Chapter index in this window —   — Chapter index in separate window

This material (including images) is copyrighted!. See my copyright notice for fair use practices.

To measure distances on the imaginary celestial sphere, you use ``angles on the sky'' instead of meters or kilometers. There are 360 degrees in a full circle and 90 degrees in a right angle (two perpendicular lines intersecting each other make a right angle). Each degree is divided into 60 minutes of arc. A quarter viewed face-on from across the length of a football field is about 1 arc minute across. Each minute of arc is divided into 60 seconds of arc. The ball in the tip of a ballpoint pen viewed from across the length of a football field is about 1 arc second across.

angles across the sky with the Dippers

The Sun and Moon are both about 0.5 degrees = 30 arc minutes in diameter. The pointer stars in the bowl of the Big Dipper are about 5 degrees apart and the bowl of the Big Dipper is about 30 degrees from Polaris, the North Star that is very close to the North Celestial Pole. Some angles using your hand held at arm's length are described in the figure below. The arc from the north point on the horizon to the point directly overhead to the south point on the horizon is 180 degrees, so any object directly overhead is 90 degrees above the horizon and any object ``half-way up'' in the sky is about 45 degrees above the horizon.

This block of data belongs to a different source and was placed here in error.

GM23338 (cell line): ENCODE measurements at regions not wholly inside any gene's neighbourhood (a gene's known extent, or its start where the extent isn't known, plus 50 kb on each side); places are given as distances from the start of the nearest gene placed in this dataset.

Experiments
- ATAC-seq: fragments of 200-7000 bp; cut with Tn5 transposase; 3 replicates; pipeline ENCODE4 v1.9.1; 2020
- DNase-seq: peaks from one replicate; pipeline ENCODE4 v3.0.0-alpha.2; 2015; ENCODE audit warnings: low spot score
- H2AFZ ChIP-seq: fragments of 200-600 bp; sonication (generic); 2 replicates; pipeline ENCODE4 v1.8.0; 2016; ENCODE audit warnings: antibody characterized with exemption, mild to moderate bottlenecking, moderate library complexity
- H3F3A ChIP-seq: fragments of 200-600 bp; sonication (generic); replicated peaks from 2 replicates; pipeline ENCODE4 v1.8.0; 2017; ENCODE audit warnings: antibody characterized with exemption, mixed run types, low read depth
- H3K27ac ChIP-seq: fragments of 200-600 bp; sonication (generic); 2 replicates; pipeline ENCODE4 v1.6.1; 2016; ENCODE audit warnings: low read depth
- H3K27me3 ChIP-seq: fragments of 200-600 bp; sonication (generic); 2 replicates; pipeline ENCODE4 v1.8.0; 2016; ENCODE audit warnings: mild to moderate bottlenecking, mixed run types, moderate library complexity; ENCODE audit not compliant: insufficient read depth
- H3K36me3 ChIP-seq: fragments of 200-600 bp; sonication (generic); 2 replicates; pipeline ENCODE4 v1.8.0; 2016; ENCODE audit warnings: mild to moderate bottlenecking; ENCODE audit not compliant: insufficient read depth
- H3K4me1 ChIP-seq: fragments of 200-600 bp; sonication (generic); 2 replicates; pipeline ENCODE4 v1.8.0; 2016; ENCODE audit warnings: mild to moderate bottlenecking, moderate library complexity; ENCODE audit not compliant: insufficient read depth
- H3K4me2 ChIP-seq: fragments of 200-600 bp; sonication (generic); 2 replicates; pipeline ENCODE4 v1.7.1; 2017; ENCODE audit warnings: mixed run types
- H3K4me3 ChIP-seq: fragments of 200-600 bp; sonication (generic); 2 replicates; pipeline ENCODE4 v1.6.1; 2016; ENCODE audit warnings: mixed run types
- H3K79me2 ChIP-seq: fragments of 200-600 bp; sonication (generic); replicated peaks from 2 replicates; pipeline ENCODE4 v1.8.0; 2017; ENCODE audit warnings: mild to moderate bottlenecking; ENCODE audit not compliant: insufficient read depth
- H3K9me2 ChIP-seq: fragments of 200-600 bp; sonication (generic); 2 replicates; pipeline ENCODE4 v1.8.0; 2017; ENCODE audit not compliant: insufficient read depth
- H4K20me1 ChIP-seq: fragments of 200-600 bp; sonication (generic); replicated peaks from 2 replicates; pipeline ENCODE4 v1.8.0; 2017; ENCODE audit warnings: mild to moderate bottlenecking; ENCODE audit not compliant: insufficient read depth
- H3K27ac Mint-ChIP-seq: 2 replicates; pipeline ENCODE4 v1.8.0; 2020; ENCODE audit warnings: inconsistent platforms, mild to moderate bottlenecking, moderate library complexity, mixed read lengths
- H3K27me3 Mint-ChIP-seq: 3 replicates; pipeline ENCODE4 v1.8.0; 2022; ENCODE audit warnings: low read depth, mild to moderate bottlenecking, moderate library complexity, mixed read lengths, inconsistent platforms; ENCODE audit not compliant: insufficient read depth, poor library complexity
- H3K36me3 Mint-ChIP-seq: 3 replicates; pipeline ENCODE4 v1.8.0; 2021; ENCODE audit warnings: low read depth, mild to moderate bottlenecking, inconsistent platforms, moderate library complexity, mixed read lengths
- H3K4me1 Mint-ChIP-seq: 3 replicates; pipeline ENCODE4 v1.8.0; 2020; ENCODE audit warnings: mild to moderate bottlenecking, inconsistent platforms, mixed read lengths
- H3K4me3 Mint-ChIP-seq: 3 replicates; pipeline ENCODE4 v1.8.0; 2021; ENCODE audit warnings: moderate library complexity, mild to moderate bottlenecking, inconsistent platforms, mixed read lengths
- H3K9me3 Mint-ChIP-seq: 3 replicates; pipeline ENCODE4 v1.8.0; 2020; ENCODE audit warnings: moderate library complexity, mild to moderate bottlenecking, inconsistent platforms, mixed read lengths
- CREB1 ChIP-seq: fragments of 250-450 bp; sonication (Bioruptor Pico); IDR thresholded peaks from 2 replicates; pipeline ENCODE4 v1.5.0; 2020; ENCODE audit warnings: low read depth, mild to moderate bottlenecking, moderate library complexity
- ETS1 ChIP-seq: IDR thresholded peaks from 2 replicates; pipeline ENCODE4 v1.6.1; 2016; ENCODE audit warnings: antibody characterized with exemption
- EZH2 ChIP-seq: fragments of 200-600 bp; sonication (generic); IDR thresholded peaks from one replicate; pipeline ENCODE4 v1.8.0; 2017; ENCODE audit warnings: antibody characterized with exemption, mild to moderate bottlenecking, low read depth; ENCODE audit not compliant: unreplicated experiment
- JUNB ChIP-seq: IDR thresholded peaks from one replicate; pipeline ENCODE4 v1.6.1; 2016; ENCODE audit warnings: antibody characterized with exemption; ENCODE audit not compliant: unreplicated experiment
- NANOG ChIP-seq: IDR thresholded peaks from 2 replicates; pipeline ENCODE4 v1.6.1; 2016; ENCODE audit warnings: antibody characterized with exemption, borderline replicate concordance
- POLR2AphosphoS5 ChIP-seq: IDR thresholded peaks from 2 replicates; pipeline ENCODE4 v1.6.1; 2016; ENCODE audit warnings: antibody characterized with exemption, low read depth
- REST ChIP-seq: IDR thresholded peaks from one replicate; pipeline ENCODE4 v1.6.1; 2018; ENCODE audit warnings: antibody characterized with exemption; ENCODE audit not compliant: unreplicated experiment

angles subtended by your hand held at arm's length

Review Questions

  1. How many degrees is 30 arc minutes?
  2. How many degrees is 10 arc seconds?
  3. How many Moon diameters would it take to span the distance from a point on the eastern horizon to a point directly opposite on the western horizon?

previousGo back to previous section -- next Go to next section

Go to Astronomy Notes home

last updated: May 12, 2010

Is this page a copy of Strobel's Astronomy Notes?

Author of original content: Nick Strobel